What might happen between now and the January FOMC meeting? For one thing, there will be a Republican Congress that will not want to be blamed for a 1996 recession and a Democratic President who will not want a 1996 recession. In the best of all bipartisan worlds, we will get an agreement on a capital gains tax cut. House Minority Leader Richard Gephardt will try to rally his troops against capgains, but won't succeed. President Clinton's nominee for Treasury Secretary, Bob Rubin, will face confirmation hearings in January before a Senate Finance Committee chaired by Sen. Bob Packwood (whose staff believes a capgains cut is practically in the bag). Our best guess is that something will be worked out. This will mean a continued rise in consumer confidence, an increased demand for the dollar, and more market signals than Greenspan needs to declare victory over inflation.

David Gitlitz


Tune in tonight to hear the latest installment of "Class Warfare, U.S.A." The President will propose a tax cut for the middle class, as opposed to last year's tax increases for the upper class, which wound up including tycoons earning more than $30,000 a year, or last year's Earned Income Tax Credit, which targets subsidies to the poorer, working class. The President's helpers are struggling to design a child credit that gives full credit to families earning up to $60,000, provides less credit between $60,000 and $100,000, and no credit for rich kids. The little elves argue that nearly two-thirds of taxpayers have no kids and would not benefit from the GOP plan, which phases out above $200,000. Unlike the President's plan, the GOP plan does not target kid classes within kid classes. According to the Times today, the White House will propose "about $50 billion in income tax cuts, probably through a mix of tax credits for families with pre-school children and new deductions for college and technical education...Perhaps $35 billion in cuts over the next five years would come in the form of a $500 per child credit for families earning less than $100,000 a year, with another $20 billion in tax deductions for post-high school education." If there is any mention of a capital gains tax cut, it will be carefully targeted to benefit people without any capital, which means there cannot be a capital gain, and therefore no cost to the government. People who already have capital already have too much, so they will not be allowed to benefit by investing in poor people who need capital in order to get rich. In a note Wednesday to the party's chief class warrior, House Majority Leader Dick Gephardt (for a few more days), I explained: "The middle class does not want a tax cut. The lower class does not want a tax cut. The upper class especially does not want a tax cut. All classes want the economy to move into higher gear, in a way that benefits all classes. The best way to do that through tax policy is to index the capital gains tax backwards and forwards. This removes one of the greatest threats to capital formation in our system, at the lowest cost in static terms...The mistake you are continuing to make is to `target' a class for benefits, which is an idea that will always be rejected by Americans in the aggregate, because it is essentially un-American." Alas, President Clinton, "New Democrat" or Old, remains the victim of his scientific political advisors, who think the Democrats crashed on November 8 because they did not pass out enough free pizzas and beer to the Reagan Democrats who deserted them. This scientific practice began in 1972, when Democratic presidential nominee George McGovern promised a $1,000 "demogrant" to all taxpayers with incomes below $17,000, a number arrived at by the pols who figured that number would include everyone who might vote Democratic. McGovern lost to Richard Nixon in the biggest landslide in U.S. political history.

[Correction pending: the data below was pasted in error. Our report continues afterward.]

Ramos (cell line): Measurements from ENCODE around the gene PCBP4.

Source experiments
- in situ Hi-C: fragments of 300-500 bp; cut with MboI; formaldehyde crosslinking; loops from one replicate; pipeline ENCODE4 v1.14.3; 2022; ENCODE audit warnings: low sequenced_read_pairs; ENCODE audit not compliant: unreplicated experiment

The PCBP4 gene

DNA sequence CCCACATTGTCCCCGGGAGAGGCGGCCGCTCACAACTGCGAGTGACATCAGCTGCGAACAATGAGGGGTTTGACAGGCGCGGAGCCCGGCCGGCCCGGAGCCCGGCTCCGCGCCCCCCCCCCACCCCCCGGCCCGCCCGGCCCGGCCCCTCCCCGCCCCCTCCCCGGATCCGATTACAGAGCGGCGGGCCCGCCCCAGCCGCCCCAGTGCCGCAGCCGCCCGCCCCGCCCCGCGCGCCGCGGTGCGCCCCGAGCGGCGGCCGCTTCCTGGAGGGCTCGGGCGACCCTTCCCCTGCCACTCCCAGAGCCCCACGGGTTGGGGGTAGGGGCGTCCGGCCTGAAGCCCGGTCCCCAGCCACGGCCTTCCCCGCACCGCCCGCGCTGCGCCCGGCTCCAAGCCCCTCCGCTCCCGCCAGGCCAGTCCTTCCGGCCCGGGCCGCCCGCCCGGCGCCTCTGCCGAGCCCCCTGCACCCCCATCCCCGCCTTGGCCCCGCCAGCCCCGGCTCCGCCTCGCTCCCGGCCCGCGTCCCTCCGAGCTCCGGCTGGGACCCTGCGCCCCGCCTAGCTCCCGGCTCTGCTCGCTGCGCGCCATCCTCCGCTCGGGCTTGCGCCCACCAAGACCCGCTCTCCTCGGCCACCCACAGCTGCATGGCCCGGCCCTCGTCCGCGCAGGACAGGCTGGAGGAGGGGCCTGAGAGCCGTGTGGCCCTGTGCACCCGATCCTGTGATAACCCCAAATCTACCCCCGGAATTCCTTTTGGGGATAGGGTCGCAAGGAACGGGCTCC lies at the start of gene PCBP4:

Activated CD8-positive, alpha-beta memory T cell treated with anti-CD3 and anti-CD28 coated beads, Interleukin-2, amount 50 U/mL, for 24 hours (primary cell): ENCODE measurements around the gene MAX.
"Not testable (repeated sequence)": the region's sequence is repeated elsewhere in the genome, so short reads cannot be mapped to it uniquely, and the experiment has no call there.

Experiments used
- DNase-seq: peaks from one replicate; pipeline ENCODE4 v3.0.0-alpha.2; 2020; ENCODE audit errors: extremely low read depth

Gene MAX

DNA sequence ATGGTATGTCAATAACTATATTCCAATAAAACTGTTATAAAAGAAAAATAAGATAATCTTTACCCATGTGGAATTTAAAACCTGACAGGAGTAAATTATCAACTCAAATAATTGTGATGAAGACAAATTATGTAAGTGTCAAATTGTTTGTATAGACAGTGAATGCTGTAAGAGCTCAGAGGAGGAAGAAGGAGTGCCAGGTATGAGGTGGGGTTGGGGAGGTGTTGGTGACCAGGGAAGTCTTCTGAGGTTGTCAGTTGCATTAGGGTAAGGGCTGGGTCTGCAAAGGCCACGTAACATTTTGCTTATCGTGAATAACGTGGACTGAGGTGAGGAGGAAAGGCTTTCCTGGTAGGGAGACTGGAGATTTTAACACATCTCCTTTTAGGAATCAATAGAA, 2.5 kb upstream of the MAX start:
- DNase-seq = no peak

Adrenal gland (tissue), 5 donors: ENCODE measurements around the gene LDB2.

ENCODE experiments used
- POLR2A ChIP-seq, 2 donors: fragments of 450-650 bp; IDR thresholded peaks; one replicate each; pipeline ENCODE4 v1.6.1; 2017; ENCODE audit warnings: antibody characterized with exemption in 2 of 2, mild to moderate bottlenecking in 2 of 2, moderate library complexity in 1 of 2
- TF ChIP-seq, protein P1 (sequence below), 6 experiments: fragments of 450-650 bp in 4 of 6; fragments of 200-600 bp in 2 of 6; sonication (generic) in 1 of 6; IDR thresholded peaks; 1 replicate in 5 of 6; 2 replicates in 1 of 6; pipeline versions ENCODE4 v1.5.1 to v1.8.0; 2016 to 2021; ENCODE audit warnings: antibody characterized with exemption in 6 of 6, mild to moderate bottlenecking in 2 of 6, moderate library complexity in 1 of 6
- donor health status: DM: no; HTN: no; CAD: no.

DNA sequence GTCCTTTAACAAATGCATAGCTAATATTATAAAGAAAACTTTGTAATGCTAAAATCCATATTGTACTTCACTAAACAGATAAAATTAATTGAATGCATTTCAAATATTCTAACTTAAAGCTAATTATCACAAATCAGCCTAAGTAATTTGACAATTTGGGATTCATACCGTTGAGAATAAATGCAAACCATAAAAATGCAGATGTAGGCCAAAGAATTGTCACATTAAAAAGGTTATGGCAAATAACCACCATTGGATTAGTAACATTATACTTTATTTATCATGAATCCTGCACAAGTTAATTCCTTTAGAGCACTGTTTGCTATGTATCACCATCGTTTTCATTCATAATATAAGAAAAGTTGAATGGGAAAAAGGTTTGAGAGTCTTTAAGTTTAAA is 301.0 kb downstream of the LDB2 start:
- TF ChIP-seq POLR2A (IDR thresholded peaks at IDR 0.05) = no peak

Jude Wanniski